07-23-2013 04:36 PM
I am new to SAS and SAS communities! I have been trying to understand The best/most efficient way to query data from our MS SQL Server. Currently I am using SAS Access for ODBC
Here are my Observations:
If I use the query builder in a process flow and drag in two libraries, join them and retrieve a couple of columns from each, I see four threads open on my sql server - two per table. While I don't like this, I expect it and know that is the behaviour.
If I then add a filter to my query and hit run again, it opens four new threads!! I was unaware of this.
If I use a proc sql; statement and write the query manually, I reduce the number of threads to two. This is a plus. Apparently proc sql commands use a cursor which means I lose all of the caching/performance benefits of multi-threaded reads and SAS caching.
My questions are:
1> Is the SAS/ACCESS Interface to Microsoft SQL Server a better solution?? Better performance, fewer threads etc.
2> Is there a different SAS code option like proc sql on steroids??
I can change the user properties that SAS is using to kill the client thread after a smaller amount of inactivity but this seems like a poor use of resources on the part of the SASAPP server?
Thanks for any opinions/insights/feedback etc.
07-23-2013 05:03 PM
Shawn, welcome to the community! I'll supply some information that might help.
When you use the Query Builder, EG opens the tables (to get column info and such), so that interaction might account for some of the threads. These "open" actions are in addition to the activity that the PROC SQL program will generate. Theoretically the Query Builder will close the tables when you close the window...
Because you have two libraries interacting, you might be limiting the efficiency of PROC SQL. PROC SQL will try to push as much work to the database as possible, to limit the amount of data that has to come back to SAS. However, joins across two different libraries (and therefore different database connections) will probably not push down, so more records come back to SAS to perform the join.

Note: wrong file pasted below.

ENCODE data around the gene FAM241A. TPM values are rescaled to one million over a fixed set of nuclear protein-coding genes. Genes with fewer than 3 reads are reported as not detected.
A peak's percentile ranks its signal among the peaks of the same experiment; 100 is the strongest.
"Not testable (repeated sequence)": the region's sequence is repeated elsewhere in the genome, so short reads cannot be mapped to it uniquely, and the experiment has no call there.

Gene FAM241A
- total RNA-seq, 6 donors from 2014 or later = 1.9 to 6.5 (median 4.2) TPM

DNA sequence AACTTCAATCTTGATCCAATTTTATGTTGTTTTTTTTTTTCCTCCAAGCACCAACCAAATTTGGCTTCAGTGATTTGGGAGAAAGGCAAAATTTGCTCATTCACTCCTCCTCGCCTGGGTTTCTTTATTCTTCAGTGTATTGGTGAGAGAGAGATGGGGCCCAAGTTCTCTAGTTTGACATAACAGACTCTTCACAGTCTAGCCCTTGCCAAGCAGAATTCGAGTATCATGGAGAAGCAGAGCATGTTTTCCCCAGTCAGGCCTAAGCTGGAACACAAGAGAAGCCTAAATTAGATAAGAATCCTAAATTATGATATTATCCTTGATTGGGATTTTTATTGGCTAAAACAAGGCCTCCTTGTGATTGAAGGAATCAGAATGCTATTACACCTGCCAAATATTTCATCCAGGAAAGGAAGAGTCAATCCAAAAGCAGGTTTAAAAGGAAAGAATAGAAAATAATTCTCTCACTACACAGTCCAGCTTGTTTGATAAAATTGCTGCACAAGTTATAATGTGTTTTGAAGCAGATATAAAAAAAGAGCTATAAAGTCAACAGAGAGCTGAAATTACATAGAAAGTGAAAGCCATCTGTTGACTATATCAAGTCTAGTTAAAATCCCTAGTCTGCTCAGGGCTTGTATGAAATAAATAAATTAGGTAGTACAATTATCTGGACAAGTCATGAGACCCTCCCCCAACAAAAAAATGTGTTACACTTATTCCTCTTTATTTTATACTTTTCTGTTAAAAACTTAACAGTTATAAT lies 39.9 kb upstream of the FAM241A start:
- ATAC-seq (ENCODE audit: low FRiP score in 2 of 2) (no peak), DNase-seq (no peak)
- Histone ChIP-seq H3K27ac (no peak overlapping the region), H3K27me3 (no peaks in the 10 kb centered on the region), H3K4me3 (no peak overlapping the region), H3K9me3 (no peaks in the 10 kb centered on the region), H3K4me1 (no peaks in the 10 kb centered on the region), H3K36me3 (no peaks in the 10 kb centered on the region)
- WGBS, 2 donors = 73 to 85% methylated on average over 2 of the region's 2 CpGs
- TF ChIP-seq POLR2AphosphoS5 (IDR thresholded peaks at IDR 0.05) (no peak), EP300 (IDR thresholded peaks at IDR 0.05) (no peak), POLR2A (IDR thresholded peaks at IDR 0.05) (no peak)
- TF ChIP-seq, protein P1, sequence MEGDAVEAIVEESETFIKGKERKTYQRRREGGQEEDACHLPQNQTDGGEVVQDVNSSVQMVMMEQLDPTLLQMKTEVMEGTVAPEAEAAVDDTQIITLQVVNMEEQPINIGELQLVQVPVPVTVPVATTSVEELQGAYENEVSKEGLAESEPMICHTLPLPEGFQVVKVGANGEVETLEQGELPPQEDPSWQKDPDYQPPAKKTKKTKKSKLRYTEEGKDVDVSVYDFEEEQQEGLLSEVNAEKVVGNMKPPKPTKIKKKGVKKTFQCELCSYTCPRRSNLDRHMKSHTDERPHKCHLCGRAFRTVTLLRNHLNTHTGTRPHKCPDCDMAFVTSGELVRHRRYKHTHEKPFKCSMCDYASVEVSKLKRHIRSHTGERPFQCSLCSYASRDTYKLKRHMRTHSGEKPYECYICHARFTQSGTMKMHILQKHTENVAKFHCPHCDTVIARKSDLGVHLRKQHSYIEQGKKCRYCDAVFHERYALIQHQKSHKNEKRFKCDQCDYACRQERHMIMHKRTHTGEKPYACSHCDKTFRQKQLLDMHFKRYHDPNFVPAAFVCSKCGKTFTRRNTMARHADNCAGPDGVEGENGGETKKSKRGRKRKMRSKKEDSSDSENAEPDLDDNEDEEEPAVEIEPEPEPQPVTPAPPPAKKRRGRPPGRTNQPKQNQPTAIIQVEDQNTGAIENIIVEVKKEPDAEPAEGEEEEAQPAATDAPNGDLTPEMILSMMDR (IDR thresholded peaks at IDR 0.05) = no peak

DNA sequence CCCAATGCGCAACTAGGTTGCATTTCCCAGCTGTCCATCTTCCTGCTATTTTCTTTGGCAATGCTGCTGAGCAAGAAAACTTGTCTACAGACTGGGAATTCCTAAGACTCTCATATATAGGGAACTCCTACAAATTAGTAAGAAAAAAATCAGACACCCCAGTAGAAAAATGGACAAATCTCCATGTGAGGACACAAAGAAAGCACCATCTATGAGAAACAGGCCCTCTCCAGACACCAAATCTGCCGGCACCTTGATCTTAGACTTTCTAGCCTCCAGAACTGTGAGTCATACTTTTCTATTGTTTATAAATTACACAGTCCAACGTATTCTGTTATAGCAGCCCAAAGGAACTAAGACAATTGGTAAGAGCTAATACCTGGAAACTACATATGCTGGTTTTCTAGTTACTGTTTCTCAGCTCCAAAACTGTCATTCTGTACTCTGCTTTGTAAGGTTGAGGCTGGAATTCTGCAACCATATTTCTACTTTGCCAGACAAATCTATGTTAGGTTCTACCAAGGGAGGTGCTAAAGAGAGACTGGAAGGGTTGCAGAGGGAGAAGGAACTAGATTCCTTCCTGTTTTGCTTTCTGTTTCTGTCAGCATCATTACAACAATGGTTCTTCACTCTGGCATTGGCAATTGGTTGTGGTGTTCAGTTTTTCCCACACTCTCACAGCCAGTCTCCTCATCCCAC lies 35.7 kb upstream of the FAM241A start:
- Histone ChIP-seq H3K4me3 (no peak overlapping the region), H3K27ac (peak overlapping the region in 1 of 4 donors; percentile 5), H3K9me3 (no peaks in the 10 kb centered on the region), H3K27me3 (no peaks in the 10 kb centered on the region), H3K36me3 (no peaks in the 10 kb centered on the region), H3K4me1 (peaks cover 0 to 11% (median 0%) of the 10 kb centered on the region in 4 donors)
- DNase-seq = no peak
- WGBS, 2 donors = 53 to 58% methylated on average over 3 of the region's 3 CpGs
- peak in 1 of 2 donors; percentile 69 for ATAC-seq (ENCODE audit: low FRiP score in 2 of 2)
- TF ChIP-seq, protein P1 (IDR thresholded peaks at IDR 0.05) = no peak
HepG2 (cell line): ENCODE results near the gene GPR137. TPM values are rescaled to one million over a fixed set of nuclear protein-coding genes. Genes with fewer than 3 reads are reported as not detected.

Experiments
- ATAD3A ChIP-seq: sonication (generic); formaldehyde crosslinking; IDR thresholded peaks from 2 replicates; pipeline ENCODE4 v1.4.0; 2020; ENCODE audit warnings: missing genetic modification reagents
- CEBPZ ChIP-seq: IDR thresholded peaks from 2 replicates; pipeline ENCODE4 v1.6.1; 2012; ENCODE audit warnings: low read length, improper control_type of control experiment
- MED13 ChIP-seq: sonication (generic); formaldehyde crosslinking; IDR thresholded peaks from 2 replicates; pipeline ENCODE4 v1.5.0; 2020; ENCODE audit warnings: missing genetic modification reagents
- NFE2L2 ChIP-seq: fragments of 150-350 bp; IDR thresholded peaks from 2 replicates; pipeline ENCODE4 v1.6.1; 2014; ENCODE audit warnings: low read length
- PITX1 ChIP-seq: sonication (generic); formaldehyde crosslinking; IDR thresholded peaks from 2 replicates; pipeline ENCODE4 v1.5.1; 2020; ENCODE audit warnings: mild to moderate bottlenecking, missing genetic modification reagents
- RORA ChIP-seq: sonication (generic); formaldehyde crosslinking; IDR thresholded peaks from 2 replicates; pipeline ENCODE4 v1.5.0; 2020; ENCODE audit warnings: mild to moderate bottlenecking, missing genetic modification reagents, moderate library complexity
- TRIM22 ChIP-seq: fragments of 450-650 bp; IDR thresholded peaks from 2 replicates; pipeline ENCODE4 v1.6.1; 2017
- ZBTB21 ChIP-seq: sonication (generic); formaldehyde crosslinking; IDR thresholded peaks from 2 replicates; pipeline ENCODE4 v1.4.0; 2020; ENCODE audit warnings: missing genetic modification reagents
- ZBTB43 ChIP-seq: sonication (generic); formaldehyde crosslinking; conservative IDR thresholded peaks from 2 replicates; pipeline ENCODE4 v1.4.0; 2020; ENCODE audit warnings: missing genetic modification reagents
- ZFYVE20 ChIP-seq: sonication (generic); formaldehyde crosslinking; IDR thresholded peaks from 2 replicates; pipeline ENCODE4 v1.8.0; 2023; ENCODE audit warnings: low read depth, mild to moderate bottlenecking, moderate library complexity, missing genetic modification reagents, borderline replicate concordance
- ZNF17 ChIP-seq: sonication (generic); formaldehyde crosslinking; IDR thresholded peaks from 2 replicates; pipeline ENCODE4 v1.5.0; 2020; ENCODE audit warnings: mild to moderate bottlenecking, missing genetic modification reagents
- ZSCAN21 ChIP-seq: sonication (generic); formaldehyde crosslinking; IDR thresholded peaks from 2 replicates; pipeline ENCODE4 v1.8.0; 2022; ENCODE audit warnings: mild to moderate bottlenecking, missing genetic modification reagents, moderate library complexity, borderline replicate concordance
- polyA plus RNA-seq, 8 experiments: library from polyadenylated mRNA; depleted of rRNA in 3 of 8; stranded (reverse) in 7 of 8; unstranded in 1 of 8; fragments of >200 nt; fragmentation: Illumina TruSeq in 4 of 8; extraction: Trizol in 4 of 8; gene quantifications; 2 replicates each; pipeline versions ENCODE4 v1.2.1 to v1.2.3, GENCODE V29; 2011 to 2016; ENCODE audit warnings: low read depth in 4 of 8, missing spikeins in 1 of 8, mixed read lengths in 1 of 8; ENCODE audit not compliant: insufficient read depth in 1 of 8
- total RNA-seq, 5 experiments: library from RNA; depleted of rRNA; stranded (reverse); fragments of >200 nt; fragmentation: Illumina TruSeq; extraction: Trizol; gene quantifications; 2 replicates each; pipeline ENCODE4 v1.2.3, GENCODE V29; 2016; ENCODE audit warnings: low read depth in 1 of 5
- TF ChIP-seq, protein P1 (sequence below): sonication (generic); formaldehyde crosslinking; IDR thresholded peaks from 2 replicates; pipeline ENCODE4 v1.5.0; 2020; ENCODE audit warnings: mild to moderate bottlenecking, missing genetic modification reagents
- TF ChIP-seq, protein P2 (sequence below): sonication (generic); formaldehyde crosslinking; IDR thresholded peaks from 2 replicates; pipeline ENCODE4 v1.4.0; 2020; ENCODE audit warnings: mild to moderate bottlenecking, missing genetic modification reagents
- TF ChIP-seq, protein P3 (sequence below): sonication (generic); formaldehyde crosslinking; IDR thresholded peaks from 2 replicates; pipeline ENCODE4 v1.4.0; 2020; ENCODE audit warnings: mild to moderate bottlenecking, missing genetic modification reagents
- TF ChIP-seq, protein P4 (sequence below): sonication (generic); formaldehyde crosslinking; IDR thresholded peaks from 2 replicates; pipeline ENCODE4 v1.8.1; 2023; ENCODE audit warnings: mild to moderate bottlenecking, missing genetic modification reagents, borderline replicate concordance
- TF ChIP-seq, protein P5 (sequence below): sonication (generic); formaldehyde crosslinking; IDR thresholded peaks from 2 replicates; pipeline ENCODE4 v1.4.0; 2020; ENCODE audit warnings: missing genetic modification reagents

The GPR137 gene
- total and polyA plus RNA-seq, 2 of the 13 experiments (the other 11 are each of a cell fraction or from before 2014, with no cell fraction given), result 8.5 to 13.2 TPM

You might try to use "explicit passthrough" -- an option in the Query Builder. Select "Options for this Query" and see if you can take advantage of the generated CONNECT statement. This ensures that all database operations occur in the SQL Server.
Because of the multiple libraries, you might need to write your own PROC SQL program to really take advantage of explicit passthrough.
And just in case it fits your situation, don't forget about the subquery approach:
07-24-2013 04:43 AM
"System Performance hardware/support cost" vs "ease of coding (man time cost)" have always been and will be a difficult subject with discussions.
It is always shifting in the direction of accepting more computer resource overhead (alwasy becoming cheaper) to the ease of coding.
At the moment of not being comfortable with the performance/behavior (Volume Velocity Variety) is is getting attention to do something.
I remember the use of Assembler (like C) vs using Cobol for prggrammers was a similar disussion. Indeed that is of ancient times.
The perfomance questions with SAS are covered/part of SAS advanced (coding) learning path. We are on the trail of using Eguide now with te click klik, an other shift.
I know: a/ Eguide is not blocking the old coding habits b/ all other SAs clients are evolving in a menu-style approach (Miner, Information map, Olap Cube studio, DI Studio VA etc)
The SAS/access modules are ver well documented. Most people don not review those as they are containing all the technical options and issues needing the technical knowledge and overview of the DBA.
Shareread globalread locking commit bulkload all have their advantaqges and trade offs. The default settings and options are chosen for a quick reliable ease start. See:
SAS/ACCESS(R) 9.4 for Relational Databases: Reference, Second Edition (CONNECTION= LIBNAME Option)
Reading the MS-SQL specifics of access: SAS/ACCESS(R) 9.4 for Relational Databases: Reference, Second Edition (LIBNAME Statement Specifics for Microsoft SQL Server) you have the dbsliceparm.
They are not that different as to ODBC specifics: SAS/ACCESS(R) 9.4 for Relational Databases: Reference, Second Edition (LIBNAME Statement Specifics for ODBC)
Here you have your steroids....
And more stuff
Using explicit SQL pass thru is the sceneario: you are telling you are better in SQL-coding than the menu-driven way.
By that it is offering the SQL specifics of the DBMS. Sounds terrible: SQL is not that standard as expected. SAS is using ANSI-SQL (unless you are going to use the new DS2 features).
The specfics of sql pass-thru is giving the option to access information in het DBMS in the MDL domain. (DDL normally restricted for the DBA, DML commonly open for user applications)
SAS/ACCESS(R) 9.4 for Relational Databases: Reference, Second Edition (SQL Pass-Through Facility Specifics for ODBC)
Have fun with all of this,